The weekend science ticket. Coronavirus: what if we relied on our dog friends?


May 13, 2020. Thanks to their highly developed sense of smell, dogs are trained to detect the Covid-19 virus at the Maison-Alfort veterinary school near Paris. An initiative led by veterinary professor Dominique Grandjean. (JOEL SAGET / AFP)

A team of French researchers recently proved that dogs can detect the Covid-19 virus thanks to their ultra-developed sense of smell. Since then, the use of sniffer dogs has increased across the world.

Over 30 years ago, the scientific journal The Lancet already suggested using dogs to detect, among other things, cancers, and it now seems that they are able to detect the Covid-19 virus in humans. This discovery is the result of research by a team of French researchers, which exposed dogs to samples from patients positive for Covid-19 and the results are impressive.

We very quickly noticed that the dogs wedged themselves to the smell of samples coming from positive patients, so they were discriminating. Today, we have 10 operational dogs in France, which operate on values ​​of sensitivity and specificity which oscillate around 95% and often at 100%.

Dominique Granjean, veterinary professor at the Maison-Alfort school

Dominique Grandjean is responsible for the Novaïs-Covid-19 project.

May 13, 2020 at the Maison-Alfort veterinary school.  A woman teaches her dog to detect material infected with Covid-19.  Thanks to their highly developed sense of smell, these sniffer dogs achieve feats.
May 13, 2020 at the Maison-Alfort veterinary school. A woman teaches her dog to detect material infected with Covid-19. Thanks to their highly developed sense of smell, these sniffer dogs achieve feats. (JOEL SAGET / AFP)

This ability to detect the virus is possible thanks to the extremely developed smell of dogs, with 200 million olfactory cells, compared to only 5 million in humans. This discovery was of great interest to many countries around the world, which were quick to deploy sniffer dogs in high-traffic areas such as airports. This is the case, for example, in Finland, at Helsinki airport. However, in France, the approach is still struggling to convince.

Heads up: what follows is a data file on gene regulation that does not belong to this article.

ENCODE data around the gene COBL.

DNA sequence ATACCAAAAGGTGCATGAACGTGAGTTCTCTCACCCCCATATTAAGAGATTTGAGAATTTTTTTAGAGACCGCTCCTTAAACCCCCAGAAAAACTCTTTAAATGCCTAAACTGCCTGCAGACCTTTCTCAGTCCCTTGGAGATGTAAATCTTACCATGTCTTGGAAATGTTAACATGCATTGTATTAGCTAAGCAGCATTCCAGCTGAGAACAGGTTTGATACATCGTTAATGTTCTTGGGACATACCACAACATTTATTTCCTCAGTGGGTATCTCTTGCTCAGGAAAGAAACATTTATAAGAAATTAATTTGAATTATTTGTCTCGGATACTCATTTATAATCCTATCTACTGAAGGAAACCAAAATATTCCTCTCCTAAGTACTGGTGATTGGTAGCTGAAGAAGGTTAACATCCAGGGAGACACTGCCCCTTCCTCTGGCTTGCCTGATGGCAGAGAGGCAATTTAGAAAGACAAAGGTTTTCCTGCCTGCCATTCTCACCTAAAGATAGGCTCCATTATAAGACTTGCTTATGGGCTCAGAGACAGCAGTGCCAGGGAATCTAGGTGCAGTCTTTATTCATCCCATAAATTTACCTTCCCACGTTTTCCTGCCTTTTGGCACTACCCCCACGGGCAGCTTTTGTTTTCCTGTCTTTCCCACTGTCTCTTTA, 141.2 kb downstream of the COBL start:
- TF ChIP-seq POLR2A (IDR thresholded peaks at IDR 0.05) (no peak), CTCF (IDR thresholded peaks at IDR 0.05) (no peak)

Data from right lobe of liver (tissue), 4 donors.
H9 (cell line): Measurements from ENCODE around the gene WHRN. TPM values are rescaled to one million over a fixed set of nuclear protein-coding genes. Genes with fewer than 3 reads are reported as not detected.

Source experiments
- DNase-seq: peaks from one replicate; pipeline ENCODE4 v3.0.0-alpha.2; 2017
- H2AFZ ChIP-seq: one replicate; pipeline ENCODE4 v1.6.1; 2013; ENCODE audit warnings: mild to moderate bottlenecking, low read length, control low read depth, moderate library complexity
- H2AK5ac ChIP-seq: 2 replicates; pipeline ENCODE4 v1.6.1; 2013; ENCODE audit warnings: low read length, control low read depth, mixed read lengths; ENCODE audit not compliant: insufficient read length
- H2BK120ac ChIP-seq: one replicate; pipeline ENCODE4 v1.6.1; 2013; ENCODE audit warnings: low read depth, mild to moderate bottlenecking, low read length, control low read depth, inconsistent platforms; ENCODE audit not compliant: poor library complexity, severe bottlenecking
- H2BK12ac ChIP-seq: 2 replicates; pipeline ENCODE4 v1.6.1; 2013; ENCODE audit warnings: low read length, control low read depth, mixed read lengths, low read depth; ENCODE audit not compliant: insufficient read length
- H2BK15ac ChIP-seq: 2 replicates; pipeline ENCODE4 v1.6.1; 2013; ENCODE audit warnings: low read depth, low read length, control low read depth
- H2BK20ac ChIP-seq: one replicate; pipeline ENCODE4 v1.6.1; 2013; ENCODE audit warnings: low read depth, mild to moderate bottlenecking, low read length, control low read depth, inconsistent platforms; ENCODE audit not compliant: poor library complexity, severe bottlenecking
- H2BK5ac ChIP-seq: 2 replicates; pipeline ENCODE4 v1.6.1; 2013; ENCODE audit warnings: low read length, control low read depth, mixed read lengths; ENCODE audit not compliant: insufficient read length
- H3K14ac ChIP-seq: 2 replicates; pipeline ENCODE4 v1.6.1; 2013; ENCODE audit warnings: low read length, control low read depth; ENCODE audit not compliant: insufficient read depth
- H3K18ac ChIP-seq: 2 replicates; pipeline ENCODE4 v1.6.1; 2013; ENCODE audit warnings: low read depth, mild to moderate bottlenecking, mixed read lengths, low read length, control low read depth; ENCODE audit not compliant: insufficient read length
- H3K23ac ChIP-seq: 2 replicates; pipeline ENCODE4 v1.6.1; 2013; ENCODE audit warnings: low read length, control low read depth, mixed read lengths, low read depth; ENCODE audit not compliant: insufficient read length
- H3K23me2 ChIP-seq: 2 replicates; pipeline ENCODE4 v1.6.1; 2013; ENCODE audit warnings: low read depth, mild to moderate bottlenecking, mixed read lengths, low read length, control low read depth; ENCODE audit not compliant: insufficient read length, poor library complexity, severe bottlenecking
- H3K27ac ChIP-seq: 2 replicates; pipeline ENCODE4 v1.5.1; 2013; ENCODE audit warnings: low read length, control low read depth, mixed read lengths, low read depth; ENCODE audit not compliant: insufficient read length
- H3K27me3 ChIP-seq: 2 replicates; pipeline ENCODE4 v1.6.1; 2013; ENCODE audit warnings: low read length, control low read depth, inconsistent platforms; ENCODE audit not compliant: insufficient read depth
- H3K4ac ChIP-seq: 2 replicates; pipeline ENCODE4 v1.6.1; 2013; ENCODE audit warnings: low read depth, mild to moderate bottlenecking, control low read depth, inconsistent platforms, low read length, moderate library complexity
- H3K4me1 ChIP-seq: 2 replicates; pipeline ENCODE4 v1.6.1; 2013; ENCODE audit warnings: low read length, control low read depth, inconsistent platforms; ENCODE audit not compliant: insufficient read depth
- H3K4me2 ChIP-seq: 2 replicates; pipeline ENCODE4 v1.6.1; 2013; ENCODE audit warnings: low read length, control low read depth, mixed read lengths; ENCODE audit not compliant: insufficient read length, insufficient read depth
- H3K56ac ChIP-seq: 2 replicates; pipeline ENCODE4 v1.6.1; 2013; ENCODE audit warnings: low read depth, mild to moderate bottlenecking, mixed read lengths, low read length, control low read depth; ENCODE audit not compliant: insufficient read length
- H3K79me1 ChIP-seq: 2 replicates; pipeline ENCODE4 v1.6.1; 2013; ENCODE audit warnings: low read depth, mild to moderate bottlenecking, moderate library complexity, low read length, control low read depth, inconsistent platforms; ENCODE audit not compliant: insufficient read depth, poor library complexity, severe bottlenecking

It is a quick, non-invasive, repeatable, and inexpensive test. We have been waiting for months for a recognition fund, support and help. This help did not come from France, it came from the WHO, which validated our protocols and supports us materially, which allows us to move forward.

Dominique Granjean, veterinary professor at Maison-Alfort

Watch this amazing video on dog training at Maison-Alfort veterinary school with veterinary professor Dominique Grandjean.

Beyond screening for Covid-19, various studies have shown that dogs are also capable of detecting tumors and cancers.

Even more amazingly, a horse has also shown this ability. He is a former show horse named Peyo, who now works in hospitals within the palliative care services. Hassen Bouchakour, Peyo’s traveling companion, is president of the Les Sabots du Cœur association.

Peyo has the instinctive ability to detect cancers and tumors. He is released in a corridor of ten patient rooms, among which he has the mission to choose his ‘friends’. Sometimes he finds one, two, three, sometimes no one. If contact is made, a relationship will be born.

Hassen Bouchakour, trainer and traveling companion of Peyo

Scientists who have followed Peyo for several years still struggle to explain his extraordinary empathy for the patients who are in pain and whom he has chosen to help. Today, Hassen Bouchakour and his extraordinary horse accompany patients at the end of their life:

What we are trying to understand is why a patient who does not want to communicate with the doctor, with caregivers or with his family, all of a sudden, will end up like a child? How will the two of them manage to leave together, until his last breath? Sometimes they stick to each other, it’s quite surprising “, concludes Hassen Bouchakour.

Peyo surprises scientists and researchers.  This retired horse from the show, works miracles in palliative care, with patients who sometimes no longer even speak with their loved ones.
Peyo surprises scientists and researchers. This retired horse from the show, works miracles in palliative care, with patients who sometimes no longer even speak with their loved ones. (HASSEN BOUCHAKOUR)

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